Luboš Zálom

The law will find you eventually, evildoer (bin crime edition)

I was arrested & thrown in cell by cops for putting rubbish bags next to my bins EIGHT YEARS ago – the Sun.

A MUM-of-two claims she was arrested and thrown in a cell by police for putting rubbish bags next to her bins eight years ago.

Heather Underwood says she was “shaken” when cops came knocking with a warrant on Thursday morning over the 2014 incident.

The 32-year-old was taken to a custody suite where she was told she had left several black bags next to the bins at her old house.

She was then kept in a locked cell for four hours before finally being told the case had been discontinued.

The charge was for fly-tipping, but Ms Underwood says that at that time in 2014 she had only just moved into the property and found the bins already filled by the previous tenants, so she put her own rubbish in bags next to them. It never occurred to her that this was not allowed, let alone an offence that would be pursued for eight years.

Who is the Inspector Javert of Knutton, Staffordshire? Surely their devotion to duty should be recognised.

There, out in the darkness
A fugitive running
Fallen from God
Fallen from grace
God be my witness
I never shall yield
‘Til we come face to face
‘Til we come face to face

Unless… the Sun did let slip that this lady works as an OnlyFans model. I very much hope that had nothing to do with the police pulling her in.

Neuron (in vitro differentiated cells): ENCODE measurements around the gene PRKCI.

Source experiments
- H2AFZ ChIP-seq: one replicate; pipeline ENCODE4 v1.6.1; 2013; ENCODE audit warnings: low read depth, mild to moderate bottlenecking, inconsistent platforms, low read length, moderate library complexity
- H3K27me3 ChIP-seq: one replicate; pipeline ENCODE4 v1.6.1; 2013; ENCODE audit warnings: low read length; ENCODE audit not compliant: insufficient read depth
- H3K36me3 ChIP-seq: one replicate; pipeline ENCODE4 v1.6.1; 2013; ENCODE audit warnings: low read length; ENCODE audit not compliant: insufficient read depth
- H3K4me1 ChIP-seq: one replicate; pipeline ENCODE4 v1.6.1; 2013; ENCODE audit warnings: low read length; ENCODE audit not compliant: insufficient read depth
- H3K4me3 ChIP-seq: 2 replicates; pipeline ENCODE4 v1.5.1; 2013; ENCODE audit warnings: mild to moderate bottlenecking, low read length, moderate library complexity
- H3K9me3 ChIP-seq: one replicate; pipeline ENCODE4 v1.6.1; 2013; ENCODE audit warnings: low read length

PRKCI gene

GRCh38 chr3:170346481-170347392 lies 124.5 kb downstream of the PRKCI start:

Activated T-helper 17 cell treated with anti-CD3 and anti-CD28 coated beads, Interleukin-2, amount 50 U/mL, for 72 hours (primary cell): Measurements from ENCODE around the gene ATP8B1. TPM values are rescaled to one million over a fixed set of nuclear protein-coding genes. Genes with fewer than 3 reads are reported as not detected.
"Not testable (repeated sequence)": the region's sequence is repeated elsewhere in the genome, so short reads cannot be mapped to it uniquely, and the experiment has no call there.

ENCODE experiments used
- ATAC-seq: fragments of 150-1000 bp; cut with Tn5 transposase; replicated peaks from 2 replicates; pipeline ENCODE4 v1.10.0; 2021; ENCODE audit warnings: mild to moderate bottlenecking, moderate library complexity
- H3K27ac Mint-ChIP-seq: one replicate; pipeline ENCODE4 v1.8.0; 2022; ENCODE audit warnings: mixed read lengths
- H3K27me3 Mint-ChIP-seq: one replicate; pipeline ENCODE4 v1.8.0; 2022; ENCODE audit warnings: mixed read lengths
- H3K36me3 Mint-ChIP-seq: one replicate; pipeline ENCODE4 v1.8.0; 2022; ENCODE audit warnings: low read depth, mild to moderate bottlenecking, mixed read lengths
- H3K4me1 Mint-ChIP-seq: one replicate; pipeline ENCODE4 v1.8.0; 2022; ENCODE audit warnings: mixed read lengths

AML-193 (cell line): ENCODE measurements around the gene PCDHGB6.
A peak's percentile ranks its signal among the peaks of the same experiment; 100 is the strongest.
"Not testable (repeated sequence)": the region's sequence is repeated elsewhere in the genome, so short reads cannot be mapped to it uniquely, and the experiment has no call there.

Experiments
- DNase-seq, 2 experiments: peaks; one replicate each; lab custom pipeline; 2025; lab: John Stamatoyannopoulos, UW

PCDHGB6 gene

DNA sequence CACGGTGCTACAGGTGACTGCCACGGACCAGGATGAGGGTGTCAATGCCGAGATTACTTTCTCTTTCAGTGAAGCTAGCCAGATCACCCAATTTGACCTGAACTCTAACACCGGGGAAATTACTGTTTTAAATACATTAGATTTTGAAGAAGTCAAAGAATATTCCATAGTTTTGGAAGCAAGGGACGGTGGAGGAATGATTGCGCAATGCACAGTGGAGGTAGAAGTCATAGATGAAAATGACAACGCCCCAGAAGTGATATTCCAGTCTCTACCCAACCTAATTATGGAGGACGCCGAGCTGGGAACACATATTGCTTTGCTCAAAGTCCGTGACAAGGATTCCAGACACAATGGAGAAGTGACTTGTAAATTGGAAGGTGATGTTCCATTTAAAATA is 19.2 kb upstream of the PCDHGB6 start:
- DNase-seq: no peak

“The most degrading part of it was when I had to use the bathroom and the toilet just had a glass window, I didn’t even have any privacy.”

Samizdata quote of the day

My Twitter is full of people angry about the insane cost of living increases while my LinkedIn is full of nerdy middle class engineers in safe, white collar jobs excitedly praising net zero policies and their role in building a “sustainable” future.

Tim Newman

Samizdata quote of the day

“The developed world’s response to the global energy crisis has put its hypocritical attitude toward fossil fuels on display. Wealthy countries admonish developing ones to use renewable energy. Last month the Group of Seven went so far as to announce they would no longer fund fossil-fuel development abroad. Meanwhile, Europe and the U.S. are begging Arab nations to expand oil production. Germany is reopening coal power plants, and Spain and Italy are spending big on African gas production. So many European countries have asked Botswana to mine more coal that the nation will more than double its exports.”